In some ways, Be My Cat is a tense, creeping slow-burn, unraveling its layers as a newborn kitten would her yarn. Though in other ways, the film is jarring in how quickly scenes can go sour. When Adrian meets the first actress Sonya, he does so in broad daylight. He is friendly and helpful, even assisting with her bags. As the day makes way to afternoon, however, he becomes more aggressive, his mood appearing to coincide with the darkening sky. In fact, it is at night when his plan first comes to fruition.

Sonya (Sonia Teodoriu), exasperated, grimaces at Adrian.
Sonya (Sonia Teodoriu), exasperated, grimaces at Adrian.

After hours of taunting Sonya with unjust criticisms of her performance, Adrian convinces the rightfully-upset actress to perform another scene with him. In it, he will pretend to kidnap Sonya, holding pseudo-chloroform over her mouth while carrying her kicking and thrashing into his rental building. Of course, this is just another of his lies, and after successfully capturing the actress—his first victim—he rejoices and beams, once again raving to the camera and laughing hysterically. He feels as if he’s one step closer to meeting Anne and that his treacherous deeds are just elaborate gestures of love. Although Adrian certainly has humanity as is displayed from his various bursts of emotion, he seems to lack a heart. This is a disturbing detail that could not be used to describe someone like Peachfuzz from Creep. The cameraman’s self-absorbed romanticism is one of the elements of Be My Cat that, for me, makes it as disturbingly resonant as it is. 

Adrian (Adrian Țofei) kidnaps Sonya (Sonia Teodoriu) on a dimly-lit street.
Adrian (Adrian Țofei) kidnaps Sonya (Sonia Teodoriu) on a dimly-lit street.

Without giving too much more away, I’ll say that the film only goes on to become much more brutal. As Adrian’s interactions with the actresses intensify, his ego simultaneously expands to more monstrous extremes. Under the giggling guise of an innocent crush, his reality warps, wires get crossed, and bountiful blood is shed. Though these vague descriptors could apply to many horror films, Be My Cat is doubtlessly unmatched.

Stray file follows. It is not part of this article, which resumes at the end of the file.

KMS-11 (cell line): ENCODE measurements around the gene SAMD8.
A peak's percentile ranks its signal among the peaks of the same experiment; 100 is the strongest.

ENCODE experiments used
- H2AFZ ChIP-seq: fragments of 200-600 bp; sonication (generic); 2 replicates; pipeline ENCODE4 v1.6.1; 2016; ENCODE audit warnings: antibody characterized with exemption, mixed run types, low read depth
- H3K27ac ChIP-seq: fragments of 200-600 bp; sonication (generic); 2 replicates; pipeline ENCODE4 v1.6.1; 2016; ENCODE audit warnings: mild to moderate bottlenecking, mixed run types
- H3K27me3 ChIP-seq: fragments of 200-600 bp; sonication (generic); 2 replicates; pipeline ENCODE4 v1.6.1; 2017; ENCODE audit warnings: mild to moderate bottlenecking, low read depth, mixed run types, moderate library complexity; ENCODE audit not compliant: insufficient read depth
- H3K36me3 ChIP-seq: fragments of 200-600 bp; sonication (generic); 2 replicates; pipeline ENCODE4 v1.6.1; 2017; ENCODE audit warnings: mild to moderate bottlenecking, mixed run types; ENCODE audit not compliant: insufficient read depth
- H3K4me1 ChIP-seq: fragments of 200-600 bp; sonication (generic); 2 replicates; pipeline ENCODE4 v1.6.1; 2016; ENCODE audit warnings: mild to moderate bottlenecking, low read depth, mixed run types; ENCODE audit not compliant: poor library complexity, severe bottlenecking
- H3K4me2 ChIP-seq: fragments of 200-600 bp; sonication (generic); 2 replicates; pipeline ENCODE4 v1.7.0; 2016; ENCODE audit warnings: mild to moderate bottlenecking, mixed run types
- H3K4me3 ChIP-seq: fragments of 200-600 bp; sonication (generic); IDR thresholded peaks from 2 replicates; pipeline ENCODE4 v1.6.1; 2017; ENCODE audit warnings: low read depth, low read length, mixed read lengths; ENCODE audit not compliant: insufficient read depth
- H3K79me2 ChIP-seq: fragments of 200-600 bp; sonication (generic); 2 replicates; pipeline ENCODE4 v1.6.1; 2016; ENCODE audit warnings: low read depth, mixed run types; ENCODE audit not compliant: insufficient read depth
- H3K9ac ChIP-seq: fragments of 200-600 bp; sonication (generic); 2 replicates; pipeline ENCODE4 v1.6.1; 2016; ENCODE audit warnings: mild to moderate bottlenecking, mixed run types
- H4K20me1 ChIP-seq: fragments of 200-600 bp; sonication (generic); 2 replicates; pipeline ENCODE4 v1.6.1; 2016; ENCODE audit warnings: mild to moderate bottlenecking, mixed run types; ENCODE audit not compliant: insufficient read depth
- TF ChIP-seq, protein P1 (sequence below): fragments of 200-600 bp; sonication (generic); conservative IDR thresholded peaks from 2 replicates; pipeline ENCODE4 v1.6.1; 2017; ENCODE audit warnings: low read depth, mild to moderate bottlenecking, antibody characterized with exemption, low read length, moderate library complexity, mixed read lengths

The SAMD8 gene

To be frank, there’s no shortage of murderously masculine narratives in the genre, especially given the popularity of such non-found footage films as A Clockwork Orange and American Psycho along with Netflix’s hit show YOU. Naturally, parallels and overlaps are bound to happen, such as the likenesses between Be My Cat and Brice’s Creeps. That being said, bad-guy storytelling is so largely versatile that there are countless ways to do it, even when similarities do occur. While I’d never view Țofei’s film as enchanting or even rewatchable (two times was enough for me), there lies beauty in its authentically striking unpleasantness. The way Țofei crafted his character was ingenious, nuanced, and nauseatingly real. While I’ve seen my fair share of smiling villains before, Adrian as Adrian was raw and unfiltered. In the vein of extreme horror or the New French Extremity, I’m wondering if Țofei will kick off a new violent sub-genre. More will be revealed as soon as Be My Cat’s sequel We Put the World to Sleep is released.

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Written by Dylyn C.S.

Dylyn is a queer Jewish contributor to multiple horror sites, including Hear Us Scream and Monster Thoughts. Her monthly column for Hear Us Scream highlights Jewish talent behind genre films, and her personal essay on 2002's Scooby-Doo can be found within the first volume of book Hear Us Scream: The Voices of Horror. Currently, she's refining an upcoming movie podcast with her mom along with a film review and analysis site of her own. She's a proud dog mom of three, hamster mom of one, soon-to-be kitten mom, and aspiring film historian hoping to attend graduate school in 2022.